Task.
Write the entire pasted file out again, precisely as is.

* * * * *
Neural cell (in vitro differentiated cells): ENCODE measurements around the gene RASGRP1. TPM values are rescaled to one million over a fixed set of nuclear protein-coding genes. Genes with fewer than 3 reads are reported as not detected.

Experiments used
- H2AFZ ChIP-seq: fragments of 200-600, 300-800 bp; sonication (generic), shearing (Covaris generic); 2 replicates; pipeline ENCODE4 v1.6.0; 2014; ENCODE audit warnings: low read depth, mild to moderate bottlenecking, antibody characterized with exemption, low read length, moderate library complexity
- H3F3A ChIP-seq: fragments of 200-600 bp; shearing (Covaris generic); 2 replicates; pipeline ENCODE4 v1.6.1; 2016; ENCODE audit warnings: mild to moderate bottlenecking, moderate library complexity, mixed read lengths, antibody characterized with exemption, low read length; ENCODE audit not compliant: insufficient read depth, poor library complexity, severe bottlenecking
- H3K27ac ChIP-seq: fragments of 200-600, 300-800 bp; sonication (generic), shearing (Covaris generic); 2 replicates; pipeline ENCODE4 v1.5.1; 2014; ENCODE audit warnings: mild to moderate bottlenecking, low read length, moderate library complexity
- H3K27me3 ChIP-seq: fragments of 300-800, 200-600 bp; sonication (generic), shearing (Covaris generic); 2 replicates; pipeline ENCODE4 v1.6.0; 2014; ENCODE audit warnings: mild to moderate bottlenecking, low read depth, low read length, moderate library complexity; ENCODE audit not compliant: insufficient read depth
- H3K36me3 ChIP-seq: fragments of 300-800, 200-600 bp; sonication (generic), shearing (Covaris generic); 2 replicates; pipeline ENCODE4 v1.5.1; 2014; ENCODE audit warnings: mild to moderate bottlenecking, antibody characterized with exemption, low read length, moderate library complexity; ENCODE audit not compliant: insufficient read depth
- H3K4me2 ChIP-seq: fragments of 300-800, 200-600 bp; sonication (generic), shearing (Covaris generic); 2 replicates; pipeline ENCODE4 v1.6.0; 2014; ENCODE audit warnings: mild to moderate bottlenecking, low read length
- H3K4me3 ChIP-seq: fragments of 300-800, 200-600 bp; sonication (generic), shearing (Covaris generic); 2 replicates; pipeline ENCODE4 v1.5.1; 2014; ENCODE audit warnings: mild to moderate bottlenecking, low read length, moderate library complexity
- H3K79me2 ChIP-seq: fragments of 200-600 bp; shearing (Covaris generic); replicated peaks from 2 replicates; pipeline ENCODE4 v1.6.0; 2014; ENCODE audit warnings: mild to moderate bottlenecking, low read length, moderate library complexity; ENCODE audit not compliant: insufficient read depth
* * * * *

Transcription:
Neural cell (in vitro differentiated cells): ENCODE measurements around the gene RASGRP1. TPM values are rescaled to one million over a fixed set of nuclear protein-coding genes. Genes with fewer than 3 reads are reported as not detected.

Experiments used
- H2AFZ ChIP-seq: fragments of 200-600, 300-800 bp; sonication (generic), shearing (Covaris generic); 2 replicates; pipeline ENCODE4 v1.6.0; 2014; ENCODE audit warnings: low read depth, mild to moderate bottlenecking, antibody characterized with exemption, low read length, moderate library complexity
- H3F3A ChIP-seq: fragments of 200-600 bp; shearing (Covaris generic); 2 replicates; pipeline ENCODE4 v1.6.1; 2016; ENCODE audit warnings: mild to moderate bottlenecking, moderate library complexity, mixed read lengths, antibody characterized with exemption, low read length; ENCODE audit not compliant: insufficient read depth, poor library complexity, severe bottlenecking
- H3K27ac ChIP-seq: fragments of 200-600, 300-800 bp; sonication (generic), shearing (Covaris generic); 2 replicates; pipeline ENCODE4 v1.5.1; 2014; ENCODE audit warnings: mild to moderate bottlenecking, low read length, moderate library complexity
- H3K27me3 ChIP-seq: fragments of 300-800, 200-600 bp; sonication (generic), shearing (Covaris generic); 2 replicates; pipeline ENCODE4 v1.6.0; 2014; ENCODE audit warnings: mild to moderate bottlenecking, low read depth, low read length, moderate library complexity; ENCODE audit not compliant: insufficient read depth
- H3K36me3 ChIP-seq: fragments of 300-800, 200-600 bp; sonication (generic), shearing (Covaris generic); 2 replicates; pipeline ENCODE4 v1.5.1; 2014; ENCODE audit warnings: mild to moderate bottlenecking, antibody characterized with exemption, low read length, moderate library complexity; ENCODE audit not compliant: insufficient read depth
- H3K4me2 ChIP-seq: fragments of 300-800, 200-600 bp; sonication (generic), shearing (Covaris generic); 2 replicates; pipeline ENCODE4 v1.6.0; 2014; ENCODE audit warnings: mild to moderate bottlenecking, low read length
- H3K4me3 ChIP-seq: fragments of 300-800, 200-600 bp; sonication (generic), shearing (Covaris generic); 2 replicates; pipeline ENCODE4 v1.5.1; 2014; ENCODE audit warnings: mild to moderate bottlenecking, low read length, moderate library complexity
- H3K79me2 ChIP-seq: fragments of 200-600 bp; shearing (Covaris generic); replicated peaks from 2 replicates; pipeline ENCODE4 v1.6.0; 2014; ENCODE audit warnings: mild to moderate bottlenecking, low read length, moderate library complexity; ENCODE audit not compliant: insufficient read depth